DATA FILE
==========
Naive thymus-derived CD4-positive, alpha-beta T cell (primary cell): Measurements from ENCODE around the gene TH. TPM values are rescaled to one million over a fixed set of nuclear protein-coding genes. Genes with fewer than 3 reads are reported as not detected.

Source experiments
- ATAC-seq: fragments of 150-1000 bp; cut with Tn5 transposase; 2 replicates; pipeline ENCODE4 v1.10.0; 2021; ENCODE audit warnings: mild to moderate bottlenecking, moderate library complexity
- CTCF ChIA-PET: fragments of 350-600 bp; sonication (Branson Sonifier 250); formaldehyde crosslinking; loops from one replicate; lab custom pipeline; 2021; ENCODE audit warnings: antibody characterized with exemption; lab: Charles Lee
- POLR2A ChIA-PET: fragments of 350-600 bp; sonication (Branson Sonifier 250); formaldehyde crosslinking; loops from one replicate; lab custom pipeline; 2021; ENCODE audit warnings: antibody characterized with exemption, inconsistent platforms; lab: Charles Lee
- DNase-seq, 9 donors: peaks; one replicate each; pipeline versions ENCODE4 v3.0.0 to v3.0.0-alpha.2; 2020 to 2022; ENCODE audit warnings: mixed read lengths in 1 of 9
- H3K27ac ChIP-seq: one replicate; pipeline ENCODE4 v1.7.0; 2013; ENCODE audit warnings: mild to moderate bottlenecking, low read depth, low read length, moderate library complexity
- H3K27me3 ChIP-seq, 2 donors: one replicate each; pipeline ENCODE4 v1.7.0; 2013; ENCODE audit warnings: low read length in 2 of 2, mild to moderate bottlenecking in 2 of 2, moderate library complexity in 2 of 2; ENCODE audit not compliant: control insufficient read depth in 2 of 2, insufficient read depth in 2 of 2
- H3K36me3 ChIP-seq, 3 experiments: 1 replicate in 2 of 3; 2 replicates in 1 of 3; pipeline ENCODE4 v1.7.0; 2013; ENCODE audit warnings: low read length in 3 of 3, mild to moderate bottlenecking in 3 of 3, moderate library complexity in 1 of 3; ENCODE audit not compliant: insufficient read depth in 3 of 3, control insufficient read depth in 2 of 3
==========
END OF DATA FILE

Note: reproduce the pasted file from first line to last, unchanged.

Naive thymus-derived CD4-positive, alpha-beta T cell (primary cell): Measurements from ENCODE around the gene TH. TPM values are rescaled to one million over a fixed set of nuclear protein-coding genes. Genes with fewer than 3 reads are reported as not detected.

Source experiments
- ATAC-seq: fragments of 150-1000 bp; cut with Tn5 transposase; 2 replicates; pipeline ENCODE4 v1.10.0; 2021; ENCODE audit warnings: mild to moderate bottlenecking, moderate library complexity
- CTCF ChIA-PET: fragments of 350-600 bp; sonication (Branson Sonifier 250); formaldehyde crosslinking; loops from one replicate; lab custom pipeline; 2021; ENCODE audit warnings: antibody characterized with exemption; lab: Charles Lee
- POLR2A ChIA-PET: fragments of 350-600 bp; sonication (Branson Sonifier 250); formaldehyde crosslinking; loops from one replicate; lab custom pipeline; 2021; ENCODE audit warnings: antibody characterized with exemption, inconsistent platforms; lab: Charles Lee
- DNase-seq, 9 donors: peaks; one replicate each; pipeline versions ENCODE4 v3.0.0 to v3.0.0-alpha.2; 2020 to 2022; ENCODE audit warnings: mixed read lengths in 1 of 9
- H3K27ac ChIP-seq: one replicate; pipeline ENCODE4 v1.7.0; 2013; ENCODE audit warnings: mild to moderate bottlenecking, low read depth, low read length, moderate library complexity
- H3K27me3 ChIP-seq, 2 donors: one replicate each; pipeline ENCODE4 v1.7.0; 2013; ENCODE audit warnings: low read length in 2 of 2, mild to moderate bottlenecking in 2 of 2, moderate library complexity in 2 of 2; ENCODE audit not compliant: control insufficient read depth in 2 of 2, insufficient read depth in 2 of 2
- H3K36me3 ChIP-seq, 3 experiments: 1 replicate in 2 of 3; 2 replicates in 1 of 3; pipeline ENCODE4 v1.7.0; 2013; ENCODE audit warnings: low read length in 3 of 3, mild to moderate bottlenecking in 3 of 3, moderate library complexity in 1 of 3; ENCODE audit not compliant: insufficient read depth in 3 of 3, control insufficient read depth in 2 of 3